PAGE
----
Chronic Myelogenous Leukaemia

Leukaemia is blood-based cancer, and Chronic Myelogenous Leukaemia is a form thereof. In short, what happens is that the production of white blood cells – of the type called Granylocytes, which are made from Myeloid stem cells – goes wrong, and the genes of two genes of two separate cells become merged into one cell; this results in a 'fusion' gene, which is progressively passed to other cells in your system. The cells containing this fusion gene are Leukaemia cells, and that is the short version of what Chronic Muelogenous Leukaemia is.

Symptoms & Diagnosis

Most Leukaemia sufferers don’t actually have any symptoms prior to their being diagnosed; indeed, it is a condition which is most commonly discovered by chance. There are some symptoms which have been linked to Leukaemia, however, and they are similar to those of other cancers such as many forms of Lymphoma. These might include:

  • A loss of energy;
  • A lack of appetite;
  • Inexplicable weight loss; and
  • Fever.

At later stages the patient may suffer infections with unusual frequency, lose colour in the skin and begin to look pale, or bruise/bleed more easily than is normal. As with any cancer and serious ailment, always remember that only a trained medical professional can give you a correct diagnosis. If you think you may be suffering from Chronic Myelogenous Leukaemia, please seek the advice for a doctor.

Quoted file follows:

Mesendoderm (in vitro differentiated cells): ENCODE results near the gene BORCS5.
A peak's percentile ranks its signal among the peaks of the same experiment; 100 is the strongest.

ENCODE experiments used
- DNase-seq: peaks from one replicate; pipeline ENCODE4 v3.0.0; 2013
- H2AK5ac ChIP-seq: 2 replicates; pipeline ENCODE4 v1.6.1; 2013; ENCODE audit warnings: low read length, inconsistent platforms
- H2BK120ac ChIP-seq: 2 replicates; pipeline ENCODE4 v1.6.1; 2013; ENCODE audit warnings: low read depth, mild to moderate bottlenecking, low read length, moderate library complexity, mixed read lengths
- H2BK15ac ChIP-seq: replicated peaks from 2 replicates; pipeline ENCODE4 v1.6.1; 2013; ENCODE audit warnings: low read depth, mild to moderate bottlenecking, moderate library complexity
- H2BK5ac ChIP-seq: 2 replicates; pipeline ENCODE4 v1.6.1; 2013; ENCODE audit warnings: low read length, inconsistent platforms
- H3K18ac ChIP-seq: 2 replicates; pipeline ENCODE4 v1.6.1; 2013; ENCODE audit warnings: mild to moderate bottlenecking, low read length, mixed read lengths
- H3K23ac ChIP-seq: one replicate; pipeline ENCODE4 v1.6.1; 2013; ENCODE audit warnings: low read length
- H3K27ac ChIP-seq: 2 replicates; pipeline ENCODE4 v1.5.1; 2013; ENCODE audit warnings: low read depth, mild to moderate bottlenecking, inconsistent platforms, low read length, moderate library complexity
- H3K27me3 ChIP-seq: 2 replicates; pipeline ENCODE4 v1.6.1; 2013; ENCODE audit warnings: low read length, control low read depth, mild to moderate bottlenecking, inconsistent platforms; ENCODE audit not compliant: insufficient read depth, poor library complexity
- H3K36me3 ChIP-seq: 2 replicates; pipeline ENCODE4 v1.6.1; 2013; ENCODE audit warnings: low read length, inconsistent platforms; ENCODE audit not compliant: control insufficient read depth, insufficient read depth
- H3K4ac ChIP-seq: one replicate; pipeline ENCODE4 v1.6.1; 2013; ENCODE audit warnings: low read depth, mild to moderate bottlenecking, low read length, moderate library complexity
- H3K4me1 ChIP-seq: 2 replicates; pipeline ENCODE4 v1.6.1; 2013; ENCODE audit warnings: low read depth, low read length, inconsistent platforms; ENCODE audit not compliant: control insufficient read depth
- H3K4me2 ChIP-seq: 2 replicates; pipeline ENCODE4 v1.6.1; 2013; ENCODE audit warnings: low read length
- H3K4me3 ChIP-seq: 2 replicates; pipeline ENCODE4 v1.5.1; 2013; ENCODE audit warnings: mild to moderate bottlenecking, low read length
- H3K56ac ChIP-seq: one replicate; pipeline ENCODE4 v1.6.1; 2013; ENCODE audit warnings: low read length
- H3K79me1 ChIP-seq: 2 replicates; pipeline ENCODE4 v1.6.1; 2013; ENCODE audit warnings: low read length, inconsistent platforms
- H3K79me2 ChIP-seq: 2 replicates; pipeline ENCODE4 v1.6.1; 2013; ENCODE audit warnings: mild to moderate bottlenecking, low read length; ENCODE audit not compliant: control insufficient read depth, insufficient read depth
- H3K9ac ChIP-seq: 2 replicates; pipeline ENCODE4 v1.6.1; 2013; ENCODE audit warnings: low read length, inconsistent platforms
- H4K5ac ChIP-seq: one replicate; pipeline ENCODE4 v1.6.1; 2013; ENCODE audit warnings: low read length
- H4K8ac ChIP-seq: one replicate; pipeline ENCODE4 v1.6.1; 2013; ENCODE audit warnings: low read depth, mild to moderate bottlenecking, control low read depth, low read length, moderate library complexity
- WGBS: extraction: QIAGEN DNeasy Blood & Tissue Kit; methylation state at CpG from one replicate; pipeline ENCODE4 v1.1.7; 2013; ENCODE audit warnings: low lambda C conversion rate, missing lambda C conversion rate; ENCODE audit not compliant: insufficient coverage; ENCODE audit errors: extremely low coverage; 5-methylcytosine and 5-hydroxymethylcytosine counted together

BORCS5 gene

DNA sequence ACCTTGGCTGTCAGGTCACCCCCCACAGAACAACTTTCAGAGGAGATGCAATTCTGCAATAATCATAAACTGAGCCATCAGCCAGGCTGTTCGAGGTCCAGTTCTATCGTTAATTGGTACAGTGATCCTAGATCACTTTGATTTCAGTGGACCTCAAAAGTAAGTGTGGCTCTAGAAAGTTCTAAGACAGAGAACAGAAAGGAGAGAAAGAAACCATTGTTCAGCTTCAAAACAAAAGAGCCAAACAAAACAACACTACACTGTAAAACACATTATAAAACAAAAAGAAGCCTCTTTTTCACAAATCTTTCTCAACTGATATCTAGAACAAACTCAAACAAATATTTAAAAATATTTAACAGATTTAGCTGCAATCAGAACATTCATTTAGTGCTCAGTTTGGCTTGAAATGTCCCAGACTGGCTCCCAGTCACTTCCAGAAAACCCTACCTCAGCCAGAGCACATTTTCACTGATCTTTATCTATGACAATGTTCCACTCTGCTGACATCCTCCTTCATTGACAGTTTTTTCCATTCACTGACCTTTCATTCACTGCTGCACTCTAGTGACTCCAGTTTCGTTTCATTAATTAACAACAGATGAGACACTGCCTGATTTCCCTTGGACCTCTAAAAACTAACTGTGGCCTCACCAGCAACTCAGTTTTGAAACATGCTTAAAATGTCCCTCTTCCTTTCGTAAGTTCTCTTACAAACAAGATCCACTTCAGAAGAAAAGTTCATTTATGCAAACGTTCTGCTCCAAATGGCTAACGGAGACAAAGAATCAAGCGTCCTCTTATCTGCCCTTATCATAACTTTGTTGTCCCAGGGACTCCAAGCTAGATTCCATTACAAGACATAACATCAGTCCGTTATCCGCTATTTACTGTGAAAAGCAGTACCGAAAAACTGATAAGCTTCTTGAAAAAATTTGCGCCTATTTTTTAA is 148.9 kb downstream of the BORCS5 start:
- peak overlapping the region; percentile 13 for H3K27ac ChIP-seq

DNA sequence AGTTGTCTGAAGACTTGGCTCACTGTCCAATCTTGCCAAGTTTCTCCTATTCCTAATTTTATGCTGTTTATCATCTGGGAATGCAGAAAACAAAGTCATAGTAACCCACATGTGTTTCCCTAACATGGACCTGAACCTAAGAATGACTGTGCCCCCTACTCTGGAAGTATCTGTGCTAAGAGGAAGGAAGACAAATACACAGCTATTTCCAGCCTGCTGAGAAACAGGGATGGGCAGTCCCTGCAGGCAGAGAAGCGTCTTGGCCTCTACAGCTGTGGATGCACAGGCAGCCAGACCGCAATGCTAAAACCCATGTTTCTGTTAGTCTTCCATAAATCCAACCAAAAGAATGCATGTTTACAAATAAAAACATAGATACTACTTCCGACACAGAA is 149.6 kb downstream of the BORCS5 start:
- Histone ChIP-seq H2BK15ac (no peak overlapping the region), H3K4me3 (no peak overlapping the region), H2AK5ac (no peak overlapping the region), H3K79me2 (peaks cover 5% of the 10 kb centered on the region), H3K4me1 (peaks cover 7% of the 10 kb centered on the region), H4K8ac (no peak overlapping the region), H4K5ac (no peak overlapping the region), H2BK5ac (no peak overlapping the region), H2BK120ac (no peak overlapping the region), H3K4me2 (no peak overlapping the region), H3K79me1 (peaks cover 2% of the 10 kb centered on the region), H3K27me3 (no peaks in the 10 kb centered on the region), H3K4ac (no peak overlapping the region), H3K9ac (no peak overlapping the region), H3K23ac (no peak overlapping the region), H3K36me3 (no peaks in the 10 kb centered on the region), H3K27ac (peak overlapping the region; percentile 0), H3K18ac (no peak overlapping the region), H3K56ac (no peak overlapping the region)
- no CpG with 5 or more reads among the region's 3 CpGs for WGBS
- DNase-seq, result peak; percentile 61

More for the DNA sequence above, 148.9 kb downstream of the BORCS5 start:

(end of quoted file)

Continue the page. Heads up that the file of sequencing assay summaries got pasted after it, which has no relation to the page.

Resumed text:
Diagnosis

The first step in diagnosing Chronic Myelogenous Leukaemia is to have a so called ‘full blood count’ done; this basically consists of a doctor (a haematologist, or blood specialist) take a sample of your blood and sending it off for testing. Should the blood test shows that you have leukaemia cells present in your blood, the next step is for a bone marrow biopsy to be performed; this is where a small bone marrow sample is taken from your pelvis.

Treatment

The treatment a patient receives will vary depending on the phase which their leukaemia is in. The majority of Chronic Myelogenous Leukaemia sufferers are in the so called ‘chronic’ phase, where the leukaemia develops only very slowly, and may have be stable for a prolonged period of time. During this phase most patients are prescribed with a targeted tyrosine kinase inhibitor drug, such as Imatinib, and patients can usually carry on with life as normal.

Some patients will enter what is called an accelerated phase, where the leukaemia develops considerably more rapidly. Imatinib is often prescribed in this phase as well – though the dosage may differ, and it is only used if the patient has not previously been prescribed it in the chronic phase – however in some cases chemotherapy and/or a stem cell transplant is used. Finally, some patients will enter what is known as the ‘blast’ phase, where too many blasts (immature cells that are yet to develop into a useful cell) fill up the patient’s bone marrow; in this phase, chemotherapy is the most common treatment.

Many patients stay in the chronic stage for several years, indeed decades, and some never leave it, meaning that they can lead completely normal lives with the exception of taking Imatinib and having tests taken every once in a while to check for developments.

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